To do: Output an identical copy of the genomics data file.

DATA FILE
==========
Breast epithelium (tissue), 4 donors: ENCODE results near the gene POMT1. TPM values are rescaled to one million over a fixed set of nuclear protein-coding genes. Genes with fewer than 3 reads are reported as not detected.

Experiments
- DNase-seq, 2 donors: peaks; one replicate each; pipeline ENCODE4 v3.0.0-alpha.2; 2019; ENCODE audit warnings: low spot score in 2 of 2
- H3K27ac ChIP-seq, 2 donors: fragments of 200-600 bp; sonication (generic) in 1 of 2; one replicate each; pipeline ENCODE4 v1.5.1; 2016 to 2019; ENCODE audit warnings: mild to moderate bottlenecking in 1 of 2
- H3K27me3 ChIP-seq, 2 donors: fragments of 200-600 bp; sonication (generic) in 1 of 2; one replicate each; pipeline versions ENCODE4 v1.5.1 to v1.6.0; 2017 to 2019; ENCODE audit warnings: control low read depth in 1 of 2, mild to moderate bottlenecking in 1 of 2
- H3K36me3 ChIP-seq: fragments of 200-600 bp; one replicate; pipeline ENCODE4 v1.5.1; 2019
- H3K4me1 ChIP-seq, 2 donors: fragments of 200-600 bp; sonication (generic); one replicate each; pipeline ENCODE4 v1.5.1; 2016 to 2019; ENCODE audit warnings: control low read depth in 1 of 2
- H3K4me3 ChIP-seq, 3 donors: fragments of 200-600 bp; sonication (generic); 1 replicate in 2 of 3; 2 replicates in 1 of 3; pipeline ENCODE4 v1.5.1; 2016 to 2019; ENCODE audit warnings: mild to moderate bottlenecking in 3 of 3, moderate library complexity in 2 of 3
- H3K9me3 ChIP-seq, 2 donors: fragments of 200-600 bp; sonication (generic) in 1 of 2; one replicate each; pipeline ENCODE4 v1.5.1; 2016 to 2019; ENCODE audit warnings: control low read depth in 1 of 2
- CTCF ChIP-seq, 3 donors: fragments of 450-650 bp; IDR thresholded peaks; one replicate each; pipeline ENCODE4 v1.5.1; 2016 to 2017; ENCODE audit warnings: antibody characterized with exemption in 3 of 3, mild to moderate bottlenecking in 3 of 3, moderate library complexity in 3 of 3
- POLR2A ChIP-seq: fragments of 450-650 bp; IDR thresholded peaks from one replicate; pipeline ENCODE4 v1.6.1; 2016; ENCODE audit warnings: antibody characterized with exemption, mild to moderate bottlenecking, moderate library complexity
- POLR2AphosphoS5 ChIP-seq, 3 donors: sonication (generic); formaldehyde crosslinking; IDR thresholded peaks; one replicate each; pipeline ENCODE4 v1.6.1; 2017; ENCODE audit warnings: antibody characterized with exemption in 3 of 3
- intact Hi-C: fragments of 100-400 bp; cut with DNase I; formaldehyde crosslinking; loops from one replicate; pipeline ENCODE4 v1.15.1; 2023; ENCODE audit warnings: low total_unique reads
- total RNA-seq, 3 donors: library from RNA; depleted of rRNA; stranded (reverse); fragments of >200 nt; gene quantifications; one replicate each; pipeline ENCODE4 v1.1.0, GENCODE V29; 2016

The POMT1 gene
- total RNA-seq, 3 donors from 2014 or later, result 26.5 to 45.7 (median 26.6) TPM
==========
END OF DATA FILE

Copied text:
Breast epithelium (tissue), 4 donors: ENCODE results near the gene POMT1. TPM values are rescaled to one million over a fixed set of nuclear protein-coding genes. Genes with fewer than 3 reads are reported as not detected.

Experiments
- DNase-seq, 2 donors: peaks; one replicate each; pipeline ENCODE4 v3.0.0-alpha.2; 2019; ENCODE audit warnings: low spot score in 2 of 2
- H3K27ac ChIP-seq, 2 donors: fragments of 200-600 bp; sonication (generic) in 1 of 2; one replicate each; pipeline ENCODE4 v1.5.1; 2016 to 2019; ENCODE audit warnings: mild to moderate bottlenecking in 1 of 2
- H3K27me3 ChIP-seq, 2 donors: fragments of 200-600 bp; sonication (generic) in 1 of 2; one replicate each; pipeline versions ENCODE4 v1.5.1 to v1.6.0; 2017 to 2019; ENCODE audit warnings: control low read depth in 1 of 2, mild to moderate bottlenecking in 1 of 2
- H3K36me3 ChIP-seq: fragments of 200-600 bp; one replicate; pipeline ENCODE4 v1.5.1; 2019
- H3K4me1 ChIP-seq, 2 donors: fragments of 200-600 bp; sonication (generic); one replicate each; pipeline ENCODE4 v1.5.1; 2016 to 2019; ENCODE audit warnings: control low read depth in 1 of 2
- H3K4me3 ChIP-seq, 3 donors: fragments of 200-600 bp; sonication (generic); 1 replicate in 2 of 3; 2 replicates in 1 of 3; pipeline ENCODE4 v1.5.1; 2016 to 2019; ENCODE audit warnings: mild to moderate bottlenecking in 3 of 3, moderate library complexity in 2 of 3
- H3K9me3 ChIP-seq, 2 donors: fragments of 200-600 bp; sonication (generic) in 1 of 2; one replicate each; pipeline ENCODE4 v1.5.1; 2016 to 2019; ENCODE audit warnings: control low read depth in 1 of 2
- CTCF ChIP-seq, 3 donors: fragments of 450-650 bp; IDR thresholded peaks; one replicate each; pipeline ENCODE4 v1.5.1; 2016 to 2017; ENCODE audit warnings: antibody characterized with exemption in 3 of 3, mild to moderate bottlenecking in 3 of 3, moderate library complexity in 3 of 3
- POLR2A ChIP-seq: fragments of 450-650 bp; IDR thresholded peaks from one replicate; pipeline ENCODE4 v1.6.1; 2016; ENCODE audit warnings: antibody characterized with exemption, mild to moderate bottlenecking, moderate library complexity
- POLR2AphosphoS5 ChIP-seq, 3 donors: sonication (generic); formaldehyde crosslinking; IDR thresholded peaks; one replicate each; pipeline ENCODE4 v1.6.1; 2017; ENCODE audit warnings: antibody characterized with exemption in 3 of 3
- intact Hi-C: fragments of 100-400 bp; cut with DNase I; formaldehyde crosslinking; loops from one replicate; pipeline ENCODE4 v1.15.1; 2023; ENCODE audit warnings: low total_unique reads
- total RNA-seq, 3 donors: library from RNA; depleted of rRNA; stranded (reverse); fragments of >200 nt; gene quantifications; one replicate each; pipeline ENCODE4 v1.1.0, GENCODE V29; 2016

The POMT1 gene
- total RNA-seq, 3 donors from 2014 or later, result 26.5 to 45.7 (median 26.6) TPM